Source improvements may be hard to assess if the bottleneck is the amps ability to drive the speakers to their max, even at lower volumes, due to limited current delivery, as is more typical with integrated amps than separate power amps due to the physical limitations imposed by having powr amp in close proximity to line level and even lower phono level circuits.. Once amp/speaker combo is in a good place, then one is in a better position to assess how well changes in source devices work or not, and it will be much easier to make improvements with that from there.

BTW, most speaker designs that target extended bass in a smaller box (a popular choice practically for many these days) is likely to be a difficult load for an amp to drive. Thiels are just one case. They are very good speakers. Just not ones that will perform equally well with just any amp.
Frogman - You're right I haven't supplied sufficient details of what I am looking for.. Ill try and be more specific, hope this wont be to rambly:

I think my system sounds good I enjoy it alot, however it does not provide me with as memorable and exciting listening experiences as when I had chances to listen to systems that use mainly vintage gear (I have this friend...).
I am looking for that kind of experience, where the the record/music makes the room come alive where you can feel the player or the instrument in the room with you, when you can really focus on one separated element in the music and discover hidden nuances and detail that you never knew were there, but not so much in a sterile way, but a "warm" sound that comes alive, full of gain and power to give the record new life and meaning. though im not sure its power im lacking in the current system I rarely surpass the middle of the volume dial.. I feel that there is definitely volume in my system.. or so I think.. its more that character detail and general "experience".. I guess I just want to go from great to really great or beyond

My room is about 10.5 f wide and about 30 f wide, its an old rail road apt, ceilings aint to high either, the speakers and the listening couch/"area" or on the 10.5 side opposite each other, probably about 7-7.5 feet from speaker to ear.
Ill try to post a pic,, though I know that my set up might be less than Ideal, but then again.. looks are important.

The 1300 would be without the proceeds.. haven't thought that trough I guess

The cartridge on my tt is the default cart that the pro ject debut III come with the Ortofon OM 5E.

Hope this will help with helping me :) thanks again
A decent tube pre-amp might be the ticket to a somewhat warmer sound with the Thiels. A juicier amp to go along with it to better address the rest of the goals perhaps.

Dynaudio would be one brand to consider for perhaps a tad warmer sounding option to the Thiels.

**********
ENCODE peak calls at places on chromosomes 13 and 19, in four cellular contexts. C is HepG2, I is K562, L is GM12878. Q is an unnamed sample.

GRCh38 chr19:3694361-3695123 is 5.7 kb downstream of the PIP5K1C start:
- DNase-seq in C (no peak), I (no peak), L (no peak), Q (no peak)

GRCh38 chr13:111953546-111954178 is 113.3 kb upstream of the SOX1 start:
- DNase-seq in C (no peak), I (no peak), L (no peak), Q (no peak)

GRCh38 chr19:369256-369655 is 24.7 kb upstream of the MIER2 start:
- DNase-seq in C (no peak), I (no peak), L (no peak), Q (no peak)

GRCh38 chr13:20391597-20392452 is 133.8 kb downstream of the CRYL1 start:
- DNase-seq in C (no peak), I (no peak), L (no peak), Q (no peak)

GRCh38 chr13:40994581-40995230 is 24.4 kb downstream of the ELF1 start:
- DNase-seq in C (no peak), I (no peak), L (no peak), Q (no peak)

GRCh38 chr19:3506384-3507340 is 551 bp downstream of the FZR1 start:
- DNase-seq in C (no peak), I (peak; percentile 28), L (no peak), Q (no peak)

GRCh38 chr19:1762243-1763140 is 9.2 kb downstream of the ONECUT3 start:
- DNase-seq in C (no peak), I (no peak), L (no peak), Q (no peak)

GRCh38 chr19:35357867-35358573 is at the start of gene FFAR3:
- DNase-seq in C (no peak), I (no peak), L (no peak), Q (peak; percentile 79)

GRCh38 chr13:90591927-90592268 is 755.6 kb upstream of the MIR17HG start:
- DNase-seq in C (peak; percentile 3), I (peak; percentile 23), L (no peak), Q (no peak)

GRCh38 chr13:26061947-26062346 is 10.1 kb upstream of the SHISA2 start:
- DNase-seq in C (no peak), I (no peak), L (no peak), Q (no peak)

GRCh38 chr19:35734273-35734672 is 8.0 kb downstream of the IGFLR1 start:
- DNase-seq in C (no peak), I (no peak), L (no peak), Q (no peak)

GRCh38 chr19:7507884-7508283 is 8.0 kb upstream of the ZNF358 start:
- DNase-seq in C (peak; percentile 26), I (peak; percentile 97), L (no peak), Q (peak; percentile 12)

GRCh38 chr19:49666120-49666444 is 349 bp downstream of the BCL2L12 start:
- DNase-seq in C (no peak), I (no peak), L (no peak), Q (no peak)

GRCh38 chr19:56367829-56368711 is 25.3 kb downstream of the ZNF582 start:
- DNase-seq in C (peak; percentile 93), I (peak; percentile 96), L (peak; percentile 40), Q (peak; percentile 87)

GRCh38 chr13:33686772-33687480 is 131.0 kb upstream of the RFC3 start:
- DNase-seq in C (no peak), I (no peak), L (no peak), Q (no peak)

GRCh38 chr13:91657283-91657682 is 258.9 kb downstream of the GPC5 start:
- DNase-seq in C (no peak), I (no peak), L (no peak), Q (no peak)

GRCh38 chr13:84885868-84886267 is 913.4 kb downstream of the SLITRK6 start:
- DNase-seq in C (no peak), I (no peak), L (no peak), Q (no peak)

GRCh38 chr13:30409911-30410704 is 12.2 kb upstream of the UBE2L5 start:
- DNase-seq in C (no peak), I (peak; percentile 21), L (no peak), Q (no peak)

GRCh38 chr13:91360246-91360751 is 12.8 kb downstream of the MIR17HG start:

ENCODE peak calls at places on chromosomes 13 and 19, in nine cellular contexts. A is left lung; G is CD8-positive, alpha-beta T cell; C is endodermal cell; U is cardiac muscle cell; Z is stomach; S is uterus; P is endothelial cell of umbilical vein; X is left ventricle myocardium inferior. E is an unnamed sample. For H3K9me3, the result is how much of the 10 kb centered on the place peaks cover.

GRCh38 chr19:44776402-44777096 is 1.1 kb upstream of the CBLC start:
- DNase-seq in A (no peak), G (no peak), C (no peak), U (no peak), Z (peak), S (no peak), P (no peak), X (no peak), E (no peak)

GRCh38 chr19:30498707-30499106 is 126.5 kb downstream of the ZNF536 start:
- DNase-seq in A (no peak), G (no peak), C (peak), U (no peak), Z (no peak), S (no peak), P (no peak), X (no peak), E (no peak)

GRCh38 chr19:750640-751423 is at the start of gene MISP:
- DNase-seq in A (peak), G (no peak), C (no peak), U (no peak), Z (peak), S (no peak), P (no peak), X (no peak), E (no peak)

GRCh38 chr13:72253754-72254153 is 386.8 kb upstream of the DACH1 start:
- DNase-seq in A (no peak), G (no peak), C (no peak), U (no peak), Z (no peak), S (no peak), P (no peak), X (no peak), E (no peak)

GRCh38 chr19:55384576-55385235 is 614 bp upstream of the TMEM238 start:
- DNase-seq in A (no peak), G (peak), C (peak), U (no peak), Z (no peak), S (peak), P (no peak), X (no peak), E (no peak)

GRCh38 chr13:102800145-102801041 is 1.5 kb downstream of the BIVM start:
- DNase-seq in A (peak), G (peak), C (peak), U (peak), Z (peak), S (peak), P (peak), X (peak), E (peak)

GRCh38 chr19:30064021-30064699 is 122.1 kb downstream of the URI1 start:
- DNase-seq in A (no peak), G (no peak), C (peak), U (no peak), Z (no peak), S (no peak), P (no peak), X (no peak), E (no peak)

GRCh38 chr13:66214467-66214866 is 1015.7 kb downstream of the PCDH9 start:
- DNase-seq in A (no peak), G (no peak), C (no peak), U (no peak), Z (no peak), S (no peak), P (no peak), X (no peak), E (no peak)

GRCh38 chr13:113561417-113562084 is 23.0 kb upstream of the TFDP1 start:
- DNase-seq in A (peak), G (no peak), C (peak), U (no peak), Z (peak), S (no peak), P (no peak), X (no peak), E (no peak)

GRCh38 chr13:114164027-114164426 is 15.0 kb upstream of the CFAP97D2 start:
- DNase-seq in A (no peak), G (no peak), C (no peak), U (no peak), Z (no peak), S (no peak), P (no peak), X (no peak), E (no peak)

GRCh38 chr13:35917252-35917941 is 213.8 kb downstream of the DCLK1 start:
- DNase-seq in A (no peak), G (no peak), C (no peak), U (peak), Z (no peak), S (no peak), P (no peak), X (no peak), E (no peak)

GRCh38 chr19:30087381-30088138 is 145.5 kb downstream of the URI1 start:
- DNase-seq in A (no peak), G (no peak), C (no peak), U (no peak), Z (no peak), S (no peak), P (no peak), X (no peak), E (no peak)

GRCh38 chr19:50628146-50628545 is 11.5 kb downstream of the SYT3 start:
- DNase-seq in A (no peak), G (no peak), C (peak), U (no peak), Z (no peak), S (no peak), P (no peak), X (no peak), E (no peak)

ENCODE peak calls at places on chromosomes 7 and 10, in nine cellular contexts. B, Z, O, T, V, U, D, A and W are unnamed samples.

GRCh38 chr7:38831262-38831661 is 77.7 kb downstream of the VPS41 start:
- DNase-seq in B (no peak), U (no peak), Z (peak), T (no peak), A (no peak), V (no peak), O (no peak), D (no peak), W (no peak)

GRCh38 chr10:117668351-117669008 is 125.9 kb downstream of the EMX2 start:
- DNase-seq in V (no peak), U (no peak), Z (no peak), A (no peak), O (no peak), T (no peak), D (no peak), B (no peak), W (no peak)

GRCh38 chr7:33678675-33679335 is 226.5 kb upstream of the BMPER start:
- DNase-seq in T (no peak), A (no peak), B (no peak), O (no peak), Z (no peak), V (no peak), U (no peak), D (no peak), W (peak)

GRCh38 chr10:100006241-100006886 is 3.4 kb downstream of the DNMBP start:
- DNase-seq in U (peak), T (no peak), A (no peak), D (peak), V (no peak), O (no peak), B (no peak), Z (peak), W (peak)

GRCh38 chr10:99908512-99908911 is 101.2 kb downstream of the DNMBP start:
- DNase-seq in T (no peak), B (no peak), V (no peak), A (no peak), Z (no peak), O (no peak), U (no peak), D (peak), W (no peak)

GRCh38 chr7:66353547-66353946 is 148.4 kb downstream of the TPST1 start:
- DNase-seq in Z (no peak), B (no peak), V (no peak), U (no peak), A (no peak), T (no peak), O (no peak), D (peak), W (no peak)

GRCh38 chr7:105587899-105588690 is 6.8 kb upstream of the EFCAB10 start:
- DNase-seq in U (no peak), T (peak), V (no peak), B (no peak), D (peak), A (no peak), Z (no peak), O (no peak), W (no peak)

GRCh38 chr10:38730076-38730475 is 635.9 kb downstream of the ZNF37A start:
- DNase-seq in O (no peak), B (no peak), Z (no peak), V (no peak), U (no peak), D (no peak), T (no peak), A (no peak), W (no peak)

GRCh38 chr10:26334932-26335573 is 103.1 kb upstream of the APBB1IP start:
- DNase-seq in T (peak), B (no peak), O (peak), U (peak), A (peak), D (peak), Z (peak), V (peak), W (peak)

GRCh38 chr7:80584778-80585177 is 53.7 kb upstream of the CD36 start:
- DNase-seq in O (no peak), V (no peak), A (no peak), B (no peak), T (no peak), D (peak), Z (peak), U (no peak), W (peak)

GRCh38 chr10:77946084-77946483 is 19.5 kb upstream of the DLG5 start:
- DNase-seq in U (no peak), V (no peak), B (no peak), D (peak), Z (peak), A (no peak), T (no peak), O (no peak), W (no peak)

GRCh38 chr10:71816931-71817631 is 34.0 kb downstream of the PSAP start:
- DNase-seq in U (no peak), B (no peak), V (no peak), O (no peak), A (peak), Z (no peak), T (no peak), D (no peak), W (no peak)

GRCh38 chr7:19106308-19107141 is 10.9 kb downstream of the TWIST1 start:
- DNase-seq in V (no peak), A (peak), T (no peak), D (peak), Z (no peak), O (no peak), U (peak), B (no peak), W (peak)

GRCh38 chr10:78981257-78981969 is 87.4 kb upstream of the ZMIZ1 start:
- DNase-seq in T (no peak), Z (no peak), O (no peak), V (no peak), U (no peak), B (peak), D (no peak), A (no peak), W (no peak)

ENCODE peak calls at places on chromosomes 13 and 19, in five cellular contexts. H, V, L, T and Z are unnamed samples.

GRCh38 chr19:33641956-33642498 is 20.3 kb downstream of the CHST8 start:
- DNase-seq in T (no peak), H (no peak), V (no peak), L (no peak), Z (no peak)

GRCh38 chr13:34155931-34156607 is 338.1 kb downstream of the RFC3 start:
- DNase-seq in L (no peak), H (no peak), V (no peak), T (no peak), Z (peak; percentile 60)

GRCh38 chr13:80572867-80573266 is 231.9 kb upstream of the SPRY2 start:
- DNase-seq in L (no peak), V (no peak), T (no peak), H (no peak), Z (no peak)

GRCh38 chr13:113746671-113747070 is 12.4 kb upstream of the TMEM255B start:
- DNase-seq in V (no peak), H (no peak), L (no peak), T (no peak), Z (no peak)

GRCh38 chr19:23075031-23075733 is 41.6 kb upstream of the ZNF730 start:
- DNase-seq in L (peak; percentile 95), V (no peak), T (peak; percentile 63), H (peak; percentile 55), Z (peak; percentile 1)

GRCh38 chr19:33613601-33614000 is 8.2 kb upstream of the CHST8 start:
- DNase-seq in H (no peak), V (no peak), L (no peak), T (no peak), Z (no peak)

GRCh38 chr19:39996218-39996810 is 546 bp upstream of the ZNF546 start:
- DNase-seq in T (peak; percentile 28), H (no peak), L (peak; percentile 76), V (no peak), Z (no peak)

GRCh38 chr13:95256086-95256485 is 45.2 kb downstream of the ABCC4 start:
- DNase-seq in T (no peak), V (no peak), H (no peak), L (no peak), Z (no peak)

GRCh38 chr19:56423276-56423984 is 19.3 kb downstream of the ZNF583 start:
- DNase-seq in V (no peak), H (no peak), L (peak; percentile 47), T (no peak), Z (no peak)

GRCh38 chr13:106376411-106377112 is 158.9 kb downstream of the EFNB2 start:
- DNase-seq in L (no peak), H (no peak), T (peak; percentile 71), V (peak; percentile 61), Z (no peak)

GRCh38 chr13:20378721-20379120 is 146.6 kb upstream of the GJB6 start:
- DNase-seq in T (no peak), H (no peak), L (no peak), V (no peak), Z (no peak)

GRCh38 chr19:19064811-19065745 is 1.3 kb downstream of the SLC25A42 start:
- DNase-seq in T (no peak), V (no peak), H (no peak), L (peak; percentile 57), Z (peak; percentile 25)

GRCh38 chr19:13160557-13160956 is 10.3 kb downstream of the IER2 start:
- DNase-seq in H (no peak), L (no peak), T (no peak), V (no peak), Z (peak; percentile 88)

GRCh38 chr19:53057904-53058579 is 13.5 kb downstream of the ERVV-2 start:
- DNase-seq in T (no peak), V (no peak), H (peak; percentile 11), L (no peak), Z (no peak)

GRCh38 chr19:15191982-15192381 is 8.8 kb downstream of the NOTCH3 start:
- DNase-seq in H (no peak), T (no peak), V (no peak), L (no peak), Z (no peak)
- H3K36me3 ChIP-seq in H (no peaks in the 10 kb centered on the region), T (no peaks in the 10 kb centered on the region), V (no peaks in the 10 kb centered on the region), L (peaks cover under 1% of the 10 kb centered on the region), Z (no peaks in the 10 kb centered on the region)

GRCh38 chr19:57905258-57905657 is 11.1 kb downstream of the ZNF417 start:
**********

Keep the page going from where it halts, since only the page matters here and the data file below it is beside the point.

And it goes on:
Adding a powered sub or two to the Thiels might help also, espcially if you think they may be undersized to deliver good extended bass in what sounds like a decent sized room.

Lots of ways to skin these cats. WIres might help fine tune things as well later if needed, but may not be the place to start in this case.
Moreytalmor, my suggestion to you is to go slowly. You seem to have a
pretty good idea of the type sound you are looking for. This is all a learning
process and it is most educational to change out one component at a time.
You seem to want to keep the Thiels; great, that simplifies matters. While I
think you are a prime candidate for tube electronics, I would get a better
turntable/cartridge next and see how far that takes you to your goal. A
better turntable will give you more of the musical involvement that you are
craving. In fact, I might start by upgrading the cartridge first to one that is
really good and you can install on the better turntable that you will buy later
after you get a handle on your new sound. Don't sell the old cartridge; you
will probably want to sell the Project with the old cartridge. Don't be afraid
to spend what may seem to be a disproportionate amount of money on a
cartridge; rmember any information that you lose at that stage of things you
will never be able to get back no matter how good the gear upstream. Start
by reading this:

After all the advice here, the only way to figure this out is to listen to some different pieces. As Frogman says above, take it slow and go one piece at a time.
Your speakers are approaching 20 years old so I would still suggest you start there. There was a pair of Quad 12L2s listed on Audiogon today for $500. I have owned both the Thiel 1.5s and the Quads and believe the Quads have a much more exciting sound.
Although it can be a grueling experience, the best way to know is to experiment.
Dont have any!!
With a limited budget the Thiel 1.5 must go due to demands they make with amps and offer little in return. As mentioned by others look into Focal, Triangle or even a current Rega speaker RS3/5 and keep the Brio. If you must have a Thiel speaker look into a 2.3 or 2.4 for a long term system/project. IMO the 2.3/4 are the "Thiel" sweet spot but you will need patience and money to get them right.
Thanks for all the feedback guys, I am definitely going to explore some upgraded cartridge options, still need to consider switching out the speakers, but will take it slowly.. hope I get to the right spot :)